Rhinitis and rhinosinusitis encompass several diseases with a high incidence rate and chronic character (1–3). Rhinitis is a heterogeneous disorder, defined as inflammation of the lining of the nose, characterized by one or more of the following symptoms: nasal congestion, nasal discharge, sneezing and itching (4). Rhinosinusitis (including nasal polyps) is defined as inflammation of the nose and the paranasal sinuses characterized by two or more symptoms, one of which should be either nasal blockage/obstruction/congestion or nasal discharge (anterior/posterior nasal drip), ±facial pain/pressure, ±reduction or loss of smell; and either endoscopic signs of polyps and/or mucopurulent discharge primarily from middle meatus and/or; oedema/mucosal obstruction primarily in middle meatus and/or CT changes showing mucosal changes within the ostiomeatal complex and/or sinuses (5). In the USA, the term sinusitis is still widely used, for example by the FDA. In Europe, the term rhinosinusitis is used as sinusitis rarely occurs without rhinitis (6). Although the mentioned symptoms of rhinitis and rhinosinusitis are not life threatening, multiple studies indicated that they are associated with a dramatic reduction in quality of life (QOL) (7, 8). For example, Bousquet reported a significant impairment in eight of nine QOL dimensions of the Short form 36 (SF-36) in patients with perennial rhinitis compared with healthy subjects (9). For rhinosinusitis, van Agthoven reported SF-36 QOL scores all well below population norm scores (10). Wee et al. reported a (significantly) worse QOL relative to patients with diabetes mellitus, rheumatism, myocardial infarction or migraine, also assessed with the SF-36 (11). These findings indicate the importance of QOL in rhinitis and rhinosinusitis patients. However, controversy has surrounded defining QOL and measuring it reliably in these patient groups.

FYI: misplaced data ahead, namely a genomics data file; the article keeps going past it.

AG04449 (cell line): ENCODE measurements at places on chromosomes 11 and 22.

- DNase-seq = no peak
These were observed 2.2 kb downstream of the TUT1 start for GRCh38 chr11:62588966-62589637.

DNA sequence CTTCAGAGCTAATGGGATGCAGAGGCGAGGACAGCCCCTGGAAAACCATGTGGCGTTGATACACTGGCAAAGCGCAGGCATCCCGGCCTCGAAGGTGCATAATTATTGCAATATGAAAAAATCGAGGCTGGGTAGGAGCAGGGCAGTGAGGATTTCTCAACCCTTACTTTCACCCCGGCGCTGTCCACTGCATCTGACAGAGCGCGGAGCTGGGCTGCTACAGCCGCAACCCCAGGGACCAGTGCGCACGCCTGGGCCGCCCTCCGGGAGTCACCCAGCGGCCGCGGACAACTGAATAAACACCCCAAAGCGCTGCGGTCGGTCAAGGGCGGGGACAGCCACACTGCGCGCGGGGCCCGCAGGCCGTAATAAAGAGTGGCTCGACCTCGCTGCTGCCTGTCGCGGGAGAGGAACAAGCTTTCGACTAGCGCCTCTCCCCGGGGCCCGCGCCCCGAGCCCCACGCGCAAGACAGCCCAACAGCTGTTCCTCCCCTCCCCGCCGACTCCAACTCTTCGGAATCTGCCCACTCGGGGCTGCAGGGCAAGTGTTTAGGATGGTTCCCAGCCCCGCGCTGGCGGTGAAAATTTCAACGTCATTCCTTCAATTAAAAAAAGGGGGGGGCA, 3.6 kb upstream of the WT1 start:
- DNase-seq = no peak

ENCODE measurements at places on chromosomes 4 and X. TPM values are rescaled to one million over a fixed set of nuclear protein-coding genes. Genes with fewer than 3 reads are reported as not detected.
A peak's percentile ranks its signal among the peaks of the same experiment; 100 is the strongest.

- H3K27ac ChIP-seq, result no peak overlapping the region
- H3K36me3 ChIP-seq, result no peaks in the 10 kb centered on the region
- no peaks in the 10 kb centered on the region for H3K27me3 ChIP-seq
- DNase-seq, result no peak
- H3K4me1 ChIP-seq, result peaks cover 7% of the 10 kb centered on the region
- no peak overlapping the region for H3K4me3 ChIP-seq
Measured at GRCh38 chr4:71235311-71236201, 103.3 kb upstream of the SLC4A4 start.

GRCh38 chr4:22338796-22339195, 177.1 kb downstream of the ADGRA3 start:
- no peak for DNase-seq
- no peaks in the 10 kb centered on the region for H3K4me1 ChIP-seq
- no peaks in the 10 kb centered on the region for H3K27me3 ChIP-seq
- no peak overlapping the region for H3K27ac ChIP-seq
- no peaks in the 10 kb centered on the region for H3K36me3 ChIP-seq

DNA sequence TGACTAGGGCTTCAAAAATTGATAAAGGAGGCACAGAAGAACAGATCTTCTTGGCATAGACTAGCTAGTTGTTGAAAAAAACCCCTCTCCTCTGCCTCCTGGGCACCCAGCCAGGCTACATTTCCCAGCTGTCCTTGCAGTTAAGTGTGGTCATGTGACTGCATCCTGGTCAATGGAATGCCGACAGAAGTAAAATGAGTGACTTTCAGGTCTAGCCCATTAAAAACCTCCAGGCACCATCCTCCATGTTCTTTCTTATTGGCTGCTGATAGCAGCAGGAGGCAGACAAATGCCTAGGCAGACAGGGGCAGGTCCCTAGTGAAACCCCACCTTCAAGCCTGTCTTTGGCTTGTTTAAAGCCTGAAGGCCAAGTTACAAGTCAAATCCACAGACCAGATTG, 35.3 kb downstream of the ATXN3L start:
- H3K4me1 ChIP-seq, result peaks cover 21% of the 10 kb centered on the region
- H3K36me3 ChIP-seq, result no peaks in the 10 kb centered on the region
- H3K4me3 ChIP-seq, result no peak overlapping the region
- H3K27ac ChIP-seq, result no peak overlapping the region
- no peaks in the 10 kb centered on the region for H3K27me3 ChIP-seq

One definition of QOL is offered by the World Health Organization: ‘QOL includes psychological and social functioning as well as physical functioning and incorporates positive aspects of well-being as well as negative aspects of disease or infirmity’. Health-related quality of life (HRQL) focuses on the part of QOL that is influenced by health: the functional effects of an illness and its treatment on a patient, as perceived by the patient (12). To measure HRQL, questionnaires have been developed to provide a standardized, quantified and summarized version of the patients’ physical symptoms and the functional and psychosocial consequences of the disease and treatment. Traditionally, QOL studies have focussed on assessment of generic QOL. The generic HRQL questionnaires, such as the SF-36, allow comparison among patients with different diseases (11). However, generic instruments may be unresponsive to small – but to the patient important – changes in HRQL. Juniper (13) was the first to publish the development of disease-specific HRQL instruments for rhinitis and Piccirillo (14) was the first regarding rhinosinusitis. In recent years, multiple other HRQL questionnaires have been developed specifically for rhinitis and rhinosinusitis. Several reviews described HRQL questionnaires concerning rhinitis and/or (rhino)sinusitis (15–22). Despite these laudable efforts, little attention has been paid to the quality of the psychometric properties of these questionnaires. As good properties are the key to the successful use of questionnaires, the current review was undertaken to assess the quality of the disease-specific HRQL questionnaires specific for rhinitis and rhinosinusitis for adults.